Sunday, June 21, 2015


 "Talk of Change"       Mixed Media         36" x 36"

         Before East Bay Open Studios 2015, I posted a short essay in LinkedIn about the preparation that goes into those events. So now, I thought I should try to give another glimpse at what happens after Open Studios.
The thing is, while the aftermath has some commonalities, variations are far greater. For example, a person who sold well, might have a sense of self-esteem, and even euphoria. Putting everything away, reorganizing work and materials is an opportunity to remember the events with pleasure. However, a person who sold nothing is fraught with questions. What could I have done better? Marketing? Location? Better image in the catalog? Not enough people reached? Then there are the deeper questions about the work itself. That is a deeply personal odyssey that leads an artist to the mirror, if only symbolically speaking.
            We have to be honest about the variety of art forms available during Open Studio Events. There are decorative arts, utilitarian arts, and then that thing that is called “fine art”. Fine Art exists for itself, and may intend to stir the soul and/or intellect. That type of art is difficult to sell; harder to sell than a bar of chocolate, though the two can sometimes deliver the same experience. My work is in that bracket.
            So from my perspective, Open Studios is always a financial gamble. But it is also a mental, even a spiritual, gamble. Once a lady who’d been standing silently looking at one of my paintings with her husband, came right up to it. I wondered if she was going to ask me to explain a certain section, or comment on the emotion it had stirred. Instead, she opened her purse and pulled out a piece of fabric and held it next to the painting. “Whaddaya think?” she asked her husband. He squinted his eyes and opened his mouth (as if both gestures helped him to see better). “Gnah,” he said slowly, “I don’t think it’s gonna do.” She shrugged, put the fabric back into her purse, and joined him on his way to the next exhibitor.
            I’ve often asked myself what I’d have done if the painting had matched the sofa. Would I have sold it to them? I still don’t know the answer for sure, but I’d like to think I would not. If I were to do such a thing, I imagine myself laying awake at night like a parent who has sent their child off to military school. What was I thinking? How could I have done that? How can I get him back?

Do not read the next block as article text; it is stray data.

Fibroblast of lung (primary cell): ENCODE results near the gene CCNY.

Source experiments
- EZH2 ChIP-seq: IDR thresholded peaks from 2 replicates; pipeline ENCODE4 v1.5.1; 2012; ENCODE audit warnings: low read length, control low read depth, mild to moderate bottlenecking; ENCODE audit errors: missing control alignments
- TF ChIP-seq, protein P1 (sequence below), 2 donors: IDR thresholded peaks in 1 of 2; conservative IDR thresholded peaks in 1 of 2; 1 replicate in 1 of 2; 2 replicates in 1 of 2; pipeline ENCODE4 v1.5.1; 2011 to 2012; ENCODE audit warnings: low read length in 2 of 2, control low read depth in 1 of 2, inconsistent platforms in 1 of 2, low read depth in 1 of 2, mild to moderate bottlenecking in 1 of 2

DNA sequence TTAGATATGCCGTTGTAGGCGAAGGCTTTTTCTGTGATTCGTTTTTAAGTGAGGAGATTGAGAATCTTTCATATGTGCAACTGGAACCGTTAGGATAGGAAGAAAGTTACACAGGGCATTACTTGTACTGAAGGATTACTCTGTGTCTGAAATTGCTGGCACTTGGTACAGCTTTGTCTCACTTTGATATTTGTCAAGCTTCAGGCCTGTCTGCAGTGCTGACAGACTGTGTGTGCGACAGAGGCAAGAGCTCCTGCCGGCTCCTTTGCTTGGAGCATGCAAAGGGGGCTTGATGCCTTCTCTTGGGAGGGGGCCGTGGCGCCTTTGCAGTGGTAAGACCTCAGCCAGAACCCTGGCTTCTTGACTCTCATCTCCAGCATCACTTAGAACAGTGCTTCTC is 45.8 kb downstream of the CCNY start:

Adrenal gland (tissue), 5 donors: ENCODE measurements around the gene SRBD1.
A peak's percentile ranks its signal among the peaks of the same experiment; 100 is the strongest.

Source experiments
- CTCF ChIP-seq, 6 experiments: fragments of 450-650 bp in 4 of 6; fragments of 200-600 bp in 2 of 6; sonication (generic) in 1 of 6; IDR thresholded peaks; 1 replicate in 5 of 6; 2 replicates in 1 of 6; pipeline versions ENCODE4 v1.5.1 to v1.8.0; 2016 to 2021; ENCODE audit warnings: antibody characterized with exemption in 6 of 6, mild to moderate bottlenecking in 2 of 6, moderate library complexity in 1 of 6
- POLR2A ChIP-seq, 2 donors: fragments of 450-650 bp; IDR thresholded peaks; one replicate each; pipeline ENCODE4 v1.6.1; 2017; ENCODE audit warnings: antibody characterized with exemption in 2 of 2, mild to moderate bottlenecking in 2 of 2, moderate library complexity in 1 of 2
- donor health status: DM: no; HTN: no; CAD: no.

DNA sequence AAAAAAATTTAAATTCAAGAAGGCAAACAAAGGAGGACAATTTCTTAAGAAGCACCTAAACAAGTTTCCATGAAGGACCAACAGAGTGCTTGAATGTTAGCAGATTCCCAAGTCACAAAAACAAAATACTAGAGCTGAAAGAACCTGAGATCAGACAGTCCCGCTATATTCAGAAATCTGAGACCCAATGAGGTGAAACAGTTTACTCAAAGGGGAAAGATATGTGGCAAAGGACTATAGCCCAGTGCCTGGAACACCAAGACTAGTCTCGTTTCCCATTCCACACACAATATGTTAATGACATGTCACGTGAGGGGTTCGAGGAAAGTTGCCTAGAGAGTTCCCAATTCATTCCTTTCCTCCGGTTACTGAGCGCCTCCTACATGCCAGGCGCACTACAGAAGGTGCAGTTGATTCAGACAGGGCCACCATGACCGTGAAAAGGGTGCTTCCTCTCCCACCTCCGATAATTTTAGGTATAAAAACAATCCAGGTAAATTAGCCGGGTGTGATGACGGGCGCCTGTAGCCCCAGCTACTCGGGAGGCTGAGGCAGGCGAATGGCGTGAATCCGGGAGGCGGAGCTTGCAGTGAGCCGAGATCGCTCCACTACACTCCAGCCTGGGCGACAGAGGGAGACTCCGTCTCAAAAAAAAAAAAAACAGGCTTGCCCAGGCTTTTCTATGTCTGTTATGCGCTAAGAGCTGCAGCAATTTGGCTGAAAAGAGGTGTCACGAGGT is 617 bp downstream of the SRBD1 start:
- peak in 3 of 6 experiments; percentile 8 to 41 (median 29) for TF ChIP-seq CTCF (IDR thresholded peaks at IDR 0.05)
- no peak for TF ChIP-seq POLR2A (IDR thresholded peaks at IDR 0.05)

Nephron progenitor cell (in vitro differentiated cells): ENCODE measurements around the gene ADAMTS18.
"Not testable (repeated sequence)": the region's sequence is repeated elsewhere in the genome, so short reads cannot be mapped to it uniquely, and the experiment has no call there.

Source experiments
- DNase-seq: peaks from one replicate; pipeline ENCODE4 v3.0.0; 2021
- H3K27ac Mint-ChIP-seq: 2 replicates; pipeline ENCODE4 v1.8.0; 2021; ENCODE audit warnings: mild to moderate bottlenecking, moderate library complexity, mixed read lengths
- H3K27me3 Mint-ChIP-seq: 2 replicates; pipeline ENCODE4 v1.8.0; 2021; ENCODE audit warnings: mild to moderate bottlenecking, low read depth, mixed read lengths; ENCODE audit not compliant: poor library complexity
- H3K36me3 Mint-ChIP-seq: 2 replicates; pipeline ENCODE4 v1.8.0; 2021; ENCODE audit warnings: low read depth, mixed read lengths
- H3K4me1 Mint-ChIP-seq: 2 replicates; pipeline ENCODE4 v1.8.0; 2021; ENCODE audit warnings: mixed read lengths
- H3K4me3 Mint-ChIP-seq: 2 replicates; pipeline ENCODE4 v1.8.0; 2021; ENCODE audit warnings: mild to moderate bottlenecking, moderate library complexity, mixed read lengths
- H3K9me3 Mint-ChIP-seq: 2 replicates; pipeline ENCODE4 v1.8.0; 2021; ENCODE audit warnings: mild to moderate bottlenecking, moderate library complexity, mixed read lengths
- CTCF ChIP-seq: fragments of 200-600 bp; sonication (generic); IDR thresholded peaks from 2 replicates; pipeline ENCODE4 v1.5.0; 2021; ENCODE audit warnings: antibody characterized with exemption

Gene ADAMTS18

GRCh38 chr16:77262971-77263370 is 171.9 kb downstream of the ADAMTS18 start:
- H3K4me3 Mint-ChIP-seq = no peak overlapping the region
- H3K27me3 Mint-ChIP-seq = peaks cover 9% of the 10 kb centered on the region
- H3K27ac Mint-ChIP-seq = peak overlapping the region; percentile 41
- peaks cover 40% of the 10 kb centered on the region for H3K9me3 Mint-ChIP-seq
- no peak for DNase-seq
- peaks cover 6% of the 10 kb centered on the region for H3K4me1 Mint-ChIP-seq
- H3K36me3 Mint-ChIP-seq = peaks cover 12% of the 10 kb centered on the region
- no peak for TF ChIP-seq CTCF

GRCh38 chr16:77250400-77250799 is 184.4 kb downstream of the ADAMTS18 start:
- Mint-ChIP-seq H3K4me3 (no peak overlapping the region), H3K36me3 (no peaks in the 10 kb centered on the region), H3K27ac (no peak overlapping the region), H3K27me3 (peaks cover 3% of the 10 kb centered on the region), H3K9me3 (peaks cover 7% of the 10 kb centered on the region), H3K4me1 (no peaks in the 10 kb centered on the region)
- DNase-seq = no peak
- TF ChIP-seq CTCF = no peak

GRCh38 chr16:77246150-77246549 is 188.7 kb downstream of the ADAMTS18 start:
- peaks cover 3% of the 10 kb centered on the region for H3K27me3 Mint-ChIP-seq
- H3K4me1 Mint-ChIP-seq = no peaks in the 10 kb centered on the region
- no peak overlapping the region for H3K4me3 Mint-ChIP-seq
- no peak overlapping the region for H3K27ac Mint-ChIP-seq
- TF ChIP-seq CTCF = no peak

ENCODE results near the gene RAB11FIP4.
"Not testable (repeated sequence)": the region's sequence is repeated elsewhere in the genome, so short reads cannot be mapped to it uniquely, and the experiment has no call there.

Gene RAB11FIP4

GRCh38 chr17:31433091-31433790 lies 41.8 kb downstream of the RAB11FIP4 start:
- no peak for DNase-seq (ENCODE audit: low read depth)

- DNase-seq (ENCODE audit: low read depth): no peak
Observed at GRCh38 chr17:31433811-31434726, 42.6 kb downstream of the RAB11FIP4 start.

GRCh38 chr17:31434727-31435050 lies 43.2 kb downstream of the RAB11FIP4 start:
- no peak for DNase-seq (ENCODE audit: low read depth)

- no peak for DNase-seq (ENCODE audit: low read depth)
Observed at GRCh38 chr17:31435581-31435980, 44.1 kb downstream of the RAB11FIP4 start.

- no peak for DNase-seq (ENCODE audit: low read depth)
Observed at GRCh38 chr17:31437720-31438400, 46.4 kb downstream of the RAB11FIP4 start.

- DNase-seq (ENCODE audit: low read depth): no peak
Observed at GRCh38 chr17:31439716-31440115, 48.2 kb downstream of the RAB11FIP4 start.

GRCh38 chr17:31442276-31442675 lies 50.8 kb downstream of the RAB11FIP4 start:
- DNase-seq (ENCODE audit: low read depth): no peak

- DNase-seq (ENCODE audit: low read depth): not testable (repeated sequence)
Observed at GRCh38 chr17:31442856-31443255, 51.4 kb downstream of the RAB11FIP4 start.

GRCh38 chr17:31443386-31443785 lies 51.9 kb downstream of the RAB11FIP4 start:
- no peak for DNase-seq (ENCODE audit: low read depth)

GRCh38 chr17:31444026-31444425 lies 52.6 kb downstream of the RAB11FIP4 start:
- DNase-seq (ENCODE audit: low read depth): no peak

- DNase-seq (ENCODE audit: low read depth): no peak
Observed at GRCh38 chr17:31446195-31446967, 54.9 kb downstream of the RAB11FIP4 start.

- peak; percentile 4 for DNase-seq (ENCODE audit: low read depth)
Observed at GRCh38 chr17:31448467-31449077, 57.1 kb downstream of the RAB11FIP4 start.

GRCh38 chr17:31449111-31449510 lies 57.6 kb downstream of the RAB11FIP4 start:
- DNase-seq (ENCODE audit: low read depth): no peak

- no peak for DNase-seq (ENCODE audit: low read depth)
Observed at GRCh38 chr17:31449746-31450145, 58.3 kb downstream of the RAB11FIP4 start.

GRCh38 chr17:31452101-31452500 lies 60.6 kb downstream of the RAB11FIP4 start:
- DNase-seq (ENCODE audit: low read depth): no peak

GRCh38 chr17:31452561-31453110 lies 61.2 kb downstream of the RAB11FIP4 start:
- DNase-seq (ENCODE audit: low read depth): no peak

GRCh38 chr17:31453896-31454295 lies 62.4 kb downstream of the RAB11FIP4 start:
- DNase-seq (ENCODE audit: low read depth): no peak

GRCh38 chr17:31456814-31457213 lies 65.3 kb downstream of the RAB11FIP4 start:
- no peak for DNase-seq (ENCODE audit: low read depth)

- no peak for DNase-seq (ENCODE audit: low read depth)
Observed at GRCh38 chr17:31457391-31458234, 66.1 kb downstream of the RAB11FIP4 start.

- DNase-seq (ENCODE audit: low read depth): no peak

Since the fabric-in-the-purse lady I have toughened up a lot. I’m ready for anything and nothing, and I get both. Before caring about whether or not someone is going to buy my work, honestly, I hope that there is some unspoken or ineffable transmission of humanness. I know that it may not be what I intended, if I intended something, but I do hope for communication of a meta-message, or some type of transcendent experience; something beyond thought, maybe even beyond chocolate.
            When I came home after two weekends sitting in a beautiful garage waiting to engage with strangers in front of pieces of my work for seven hours a day, feeling pretty tired. I hadn’t sold anything, so I could have felt depressed. But as I said, I’m tougher than that now, so I felt philosophical. I am certain about my work, certain that it is genuine and provocative and mysterious. I reflected on the interactions I’d had, and a number of them had been delightful and interesting. I was pleased to have younger artists ask about materials, and I was moved by adults who looked deeply at the work and walked away nodding their head. “Nice work,” is all I had to hear from them. 
            But this week the Open Studios experience continued to evolve when I got a phone call from a young woman who’d seen a photo of a piece in one of my portfolios, and expressed an interest in seeing the real thing. “Sure,” I said, “give me a call and you can come to the studio.” Honestly, I didn’t count on hearing from her again (people say a lot of things they don’t mean). So when she called, I was very impressed. And today, as I swept the studio floor in preparation for her visit, I told myself not to get my hopes up because though the presence of a piece usually delivers more than its photo, it’s possible the piece will look completely different from the image she went away with. She may not get the same feeling she got from the photo.
            So the hour came, and she walked in. The piece was on the easel, and I watched her face. Big, beautiful smile. “Oh,” she said, “it’s even better than the photo.” I took a deep breath, and allowed myself to enjoy watching a person receive that transcendent je ne sais quoi. She described a bit about the feeling it gave her, and why it was so significant at this moment in her life. It was the thing one hopes for: a meeting of the art, the artist, and the viewer at a deeply conscious oasis of being.
            Now this might surprise you: what made the sale sweeter was that she didn’t have a job, and she didn’t have the money. But the piece was so important to her that she hoped she could buy it in payments. When a person stretches financially to own your work, you know you’ve found it a good home. Fifty dollars a month may not make a big addition to my income, but I know I will sleep very well.

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